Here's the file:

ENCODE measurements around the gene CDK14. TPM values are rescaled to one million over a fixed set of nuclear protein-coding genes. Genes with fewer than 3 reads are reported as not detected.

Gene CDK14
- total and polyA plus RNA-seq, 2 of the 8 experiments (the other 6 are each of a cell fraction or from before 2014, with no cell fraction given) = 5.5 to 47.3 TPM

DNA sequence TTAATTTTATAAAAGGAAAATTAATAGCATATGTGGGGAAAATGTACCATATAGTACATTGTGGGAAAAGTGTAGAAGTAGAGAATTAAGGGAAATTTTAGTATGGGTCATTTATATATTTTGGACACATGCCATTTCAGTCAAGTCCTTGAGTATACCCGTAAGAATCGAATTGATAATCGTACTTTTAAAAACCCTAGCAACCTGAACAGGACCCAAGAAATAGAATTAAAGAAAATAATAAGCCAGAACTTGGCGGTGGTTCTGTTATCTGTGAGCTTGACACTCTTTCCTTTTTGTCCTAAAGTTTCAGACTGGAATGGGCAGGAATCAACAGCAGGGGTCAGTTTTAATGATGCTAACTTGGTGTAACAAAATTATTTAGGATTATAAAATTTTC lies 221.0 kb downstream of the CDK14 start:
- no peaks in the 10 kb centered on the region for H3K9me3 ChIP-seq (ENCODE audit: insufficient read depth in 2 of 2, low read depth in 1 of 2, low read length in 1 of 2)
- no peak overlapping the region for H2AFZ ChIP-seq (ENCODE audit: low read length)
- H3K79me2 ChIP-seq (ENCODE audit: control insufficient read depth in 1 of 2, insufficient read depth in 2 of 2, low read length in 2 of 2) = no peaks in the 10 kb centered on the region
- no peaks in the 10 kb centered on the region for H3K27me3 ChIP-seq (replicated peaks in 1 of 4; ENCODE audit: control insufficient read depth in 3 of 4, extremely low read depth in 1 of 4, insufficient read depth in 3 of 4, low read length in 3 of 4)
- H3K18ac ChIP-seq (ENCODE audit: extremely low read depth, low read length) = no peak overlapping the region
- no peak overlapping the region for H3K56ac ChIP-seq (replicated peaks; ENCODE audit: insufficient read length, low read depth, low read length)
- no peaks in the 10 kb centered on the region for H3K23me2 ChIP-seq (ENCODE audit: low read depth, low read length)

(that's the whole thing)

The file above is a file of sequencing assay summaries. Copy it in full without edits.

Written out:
ENCODE measurements around the gene CDK14. TPM values are rescaled to one million over a fixed set of nuclear protein-coding genes. Genes with fewer than 3 reads are reported as not detected.

Gene CDK14
- total and polyA plus RNA-seq, 2 of the 8 experiments (the other 6 are each of a cell fraction or from before 2014, with no cell fraction given) = 5.5 to 47.3 TPM

DNA sequence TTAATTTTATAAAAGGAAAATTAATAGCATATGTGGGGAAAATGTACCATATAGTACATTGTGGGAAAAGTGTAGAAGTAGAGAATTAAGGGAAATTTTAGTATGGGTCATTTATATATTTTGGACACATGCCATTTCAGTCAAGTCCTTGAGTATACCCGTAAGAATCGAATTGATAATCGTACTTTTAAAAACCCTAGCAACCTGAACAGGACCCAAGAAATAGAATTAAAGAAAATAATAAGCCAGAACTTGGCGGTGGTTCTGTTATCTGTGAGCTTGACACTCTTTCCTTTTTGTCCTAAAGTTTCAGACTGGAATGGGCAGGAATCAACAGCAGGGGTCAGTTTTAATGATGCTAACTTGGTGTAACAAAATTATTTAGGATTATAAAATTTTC lies 221.0 kb downstream of the CDK14 start:
- no peaks in the 10 kb centered on the region for H3K9me3 ChIP-seq (ENCODE audit: insufficient read depth in 2 of 2, low read depth in 1 of 2, low read length in 1 of 2)
- no peak overlapping the region for H2AFZ ChIP-seq (ENCODE audit: low read length)
- H3K79me2 ChIP-seq (ENCODE audit: control insufficient read depth in 1 of 2, insufficient read depth in 2 of 2, low read length in 2 of 2) = no peaks in the 10 kb centered on the region
- no peaks in the 10 kb centered on the region for H3K27me3 ChIP-seq (replicated peaks in 1 of 4; ENCODE audit: control insufficient read depth in 3 of 4, extremely low read depth in 1 of 4, insufficient read depth in 3 of 4, low read length in 3 of 4)
- H3K18ac ChIP-seq (ENCODE audit: extremely low read depth, low read length) = no peak overlapping the region
- no peak overlapping the region for H3K56ac ChIP-seq (replicated peaks; ENCODE audit: insufficient read length, low read depth, low read length)
- no peaks in the 10 kb centered on the region for H3K23me2 ChIP-seq (ENCODE audit: low read depth, low read length)